All of this explains why Foreman was so intent on forcing Ray to plead guilty from the moment he became his lawyer, always reminding him about Judge Battle’s standing injunction against Ray ever making another attorney change. The absence of a plausible motive on his part can only be explained by the obvious presence of a very clear and specific motive on the parts of Johnson and Hoover: That they knew the case against Ray was very weak, with no evidence that he was on the scene, no forensic evidence tying the shot to the rifle found thrown down with his belongings in a store-front alcove, unreliable witnesses like the completely inebriated Charlie Stephens, his common law wife who claimed she did see a man running from the scene who was much shorter and lighter than Ray, and numerous others whose stories did not conform to the lies being pushed.
Above all else, they wanted to remove any possibility that Ray would receive a trial at all, much less a “fair” one. Having Hunt pay off Foreman to “guarantee” that it would not happen was merely one of many strings they would pull to make that happen.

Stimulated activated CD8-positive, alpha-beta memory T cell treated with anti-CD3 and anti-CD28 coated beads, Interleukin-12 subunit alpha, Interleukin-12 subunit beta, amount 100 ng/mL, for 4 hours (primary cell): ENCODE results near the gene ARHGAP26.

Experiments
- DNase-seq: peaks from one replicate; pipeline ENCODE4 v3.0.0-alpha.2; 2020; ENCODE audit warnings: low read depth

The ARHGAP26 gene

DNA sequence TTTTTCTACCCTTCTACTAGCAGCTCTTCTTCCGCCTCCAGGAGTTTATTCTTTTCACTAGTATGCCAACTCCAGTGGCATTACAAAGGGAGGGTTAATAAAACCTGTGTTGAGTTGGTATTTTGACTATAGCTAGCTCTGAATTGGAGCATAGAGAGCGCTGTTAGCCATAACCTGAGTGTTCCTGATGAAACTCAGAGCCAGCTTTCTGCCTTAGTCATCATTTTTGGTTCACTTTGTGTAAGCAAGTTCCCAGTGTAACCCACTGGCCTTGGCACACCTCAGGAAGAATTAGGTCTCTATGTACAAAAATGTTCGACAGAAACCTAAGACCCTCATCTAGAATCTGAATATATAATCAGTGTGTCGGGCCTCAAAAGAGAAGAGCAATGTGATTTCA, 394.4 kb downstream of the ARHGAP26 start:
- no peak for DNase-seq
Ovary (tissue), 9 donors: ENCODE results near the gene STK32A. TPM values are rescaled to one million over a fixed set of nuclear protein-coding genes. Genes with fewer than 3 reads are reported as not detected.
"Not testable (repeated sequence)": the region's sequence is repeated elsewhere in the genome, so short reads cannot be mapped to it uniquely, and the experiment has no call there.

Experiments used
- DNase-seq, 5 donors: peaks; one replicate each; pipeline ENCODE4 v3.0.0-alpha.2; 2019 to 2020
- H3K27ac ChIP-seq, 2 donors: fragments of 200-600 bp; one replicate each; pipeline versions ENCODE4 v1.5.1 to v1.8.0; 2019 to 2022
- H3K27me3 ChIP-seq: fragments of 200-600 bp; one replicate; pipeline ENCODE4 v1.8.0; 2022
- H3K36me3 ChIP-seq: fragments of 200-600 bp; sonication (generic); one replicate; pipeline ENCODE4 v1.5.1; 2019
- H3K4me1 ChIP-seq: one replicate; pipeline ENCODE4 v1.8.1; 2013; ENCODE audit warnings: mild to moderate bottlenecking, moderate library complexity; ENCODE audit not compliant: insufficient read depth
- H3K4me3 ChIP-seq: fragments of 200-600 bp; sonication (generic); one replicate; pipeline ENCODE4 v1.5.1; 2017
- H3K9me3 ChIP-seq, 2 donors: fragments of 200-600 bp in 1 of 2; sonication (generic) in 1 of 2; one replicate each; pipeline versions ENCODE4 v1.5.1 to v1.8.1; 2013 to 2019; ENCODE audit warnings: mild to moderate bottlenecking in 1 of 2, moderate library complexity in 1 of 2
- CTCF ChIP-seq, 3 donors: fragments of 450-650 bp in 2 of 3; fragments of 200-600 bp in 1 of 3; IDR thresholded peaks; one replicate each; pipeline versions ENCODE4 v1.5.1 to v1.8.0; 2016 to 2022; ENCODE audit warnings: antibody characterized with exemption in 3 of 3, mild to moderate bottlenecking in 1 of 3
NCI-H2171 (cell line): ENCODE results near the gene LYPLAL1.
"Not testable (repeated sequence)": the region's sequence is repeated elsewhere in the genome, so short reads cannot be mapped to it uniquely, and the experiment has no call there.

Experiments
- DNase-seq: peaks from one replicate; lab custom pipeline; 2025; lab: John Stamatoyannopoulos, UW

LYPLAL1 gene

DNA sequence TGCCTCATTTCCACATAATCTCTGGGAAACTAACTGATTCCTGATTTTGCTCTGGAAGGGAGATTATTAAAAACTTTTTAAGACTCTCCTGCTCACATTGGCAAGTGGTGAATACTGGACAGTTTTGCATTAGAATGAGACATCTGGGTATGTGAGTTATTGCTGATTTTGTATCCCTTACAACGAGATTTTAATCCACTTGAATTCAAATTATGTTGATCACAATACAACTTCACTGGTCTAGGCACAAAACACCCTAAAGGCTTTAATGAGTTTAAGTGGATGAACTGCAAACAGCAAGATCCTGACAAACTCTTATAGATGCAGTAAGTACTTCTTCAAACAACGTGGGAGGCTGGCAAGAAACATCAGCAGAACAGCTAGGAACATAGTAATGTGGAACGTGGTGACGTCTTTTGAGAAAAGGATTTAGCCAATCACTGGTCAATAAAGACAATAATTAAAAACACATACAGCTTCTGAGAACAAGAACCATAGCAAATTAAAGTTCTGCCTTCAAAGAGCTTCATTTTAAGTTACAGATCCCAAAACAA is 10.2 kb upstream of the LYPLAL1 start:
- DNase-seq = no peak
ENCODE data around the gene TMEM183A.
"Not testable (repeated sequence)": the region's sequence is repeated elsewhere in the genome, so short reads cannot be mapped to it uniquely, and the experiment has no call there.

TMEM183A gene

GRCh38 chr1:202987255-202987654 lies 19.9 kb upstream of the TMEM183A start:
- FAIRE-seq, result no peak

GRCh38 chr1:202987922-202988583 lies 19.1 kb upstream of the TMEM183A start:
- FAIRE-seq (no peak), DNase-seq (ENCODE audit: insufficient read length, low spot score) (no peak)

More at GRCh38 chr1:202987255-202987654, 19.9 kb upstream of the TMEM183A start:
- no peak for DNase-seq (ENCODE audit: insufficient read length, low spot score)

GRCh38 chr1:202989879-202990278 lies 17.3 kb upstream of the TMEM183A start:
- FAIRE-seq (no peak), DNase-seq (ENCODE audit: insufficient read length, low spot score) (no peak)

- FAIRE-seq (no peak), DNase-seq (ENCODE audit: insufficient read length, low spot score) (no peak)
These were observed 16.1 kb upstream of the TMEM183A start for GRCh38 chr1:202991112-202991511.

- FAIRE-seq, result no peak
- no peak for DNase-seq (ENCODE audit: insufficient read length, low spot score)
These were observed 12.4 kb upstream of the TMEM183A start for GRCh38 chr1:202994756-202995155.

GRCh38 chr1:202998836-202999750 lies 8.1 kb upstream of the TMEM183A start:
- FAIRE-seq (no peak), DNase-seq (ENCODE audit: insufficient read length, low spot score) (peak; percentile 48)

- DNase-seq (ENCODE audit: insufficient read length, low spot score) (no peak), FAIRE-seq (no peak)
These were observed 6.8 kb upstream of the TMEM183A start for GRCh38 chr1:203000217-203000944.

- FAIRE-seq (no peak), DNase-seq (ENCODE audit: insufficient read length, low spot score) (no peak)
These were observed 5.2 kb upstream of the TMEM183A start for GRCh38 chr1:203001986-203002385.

Another plausible “string” they might have pulled, impossible to prove at this stage but too “coincidental” to be random, was the fact that two judges, who came too close to allowing Ray to have a trial, both unfortunately suffered heart attacks — at the most propitious times, just as they prepared to make a ruling — causing their immediate deaths. Six years after the fact, it was revealed in hearings of the Congressional Church Committee that the CIA had developed a “heart attack gun” in the early 1960s. When someone there decided that a key person might need to have an early death, that gun could deliver a tiny frozen needle only a quarter inch long and with the diameter of a human hair. Upon entering the body it would thaw and deliver a toxin that induced a heart attack but then became undetectable at autopsy. In 1969 it was still unknown outside of the Agency.
Curington admitted that Hunt had no real motive, though in referencing only Hoover’s motive, he, like so many other people with well-worn blinders in place, couldn’t imagine that Lyndon B. Johnson was also behind the assassination of Martin Luther King Jr., not to mention those of JFK and RFK (and assorted others as described in my four books).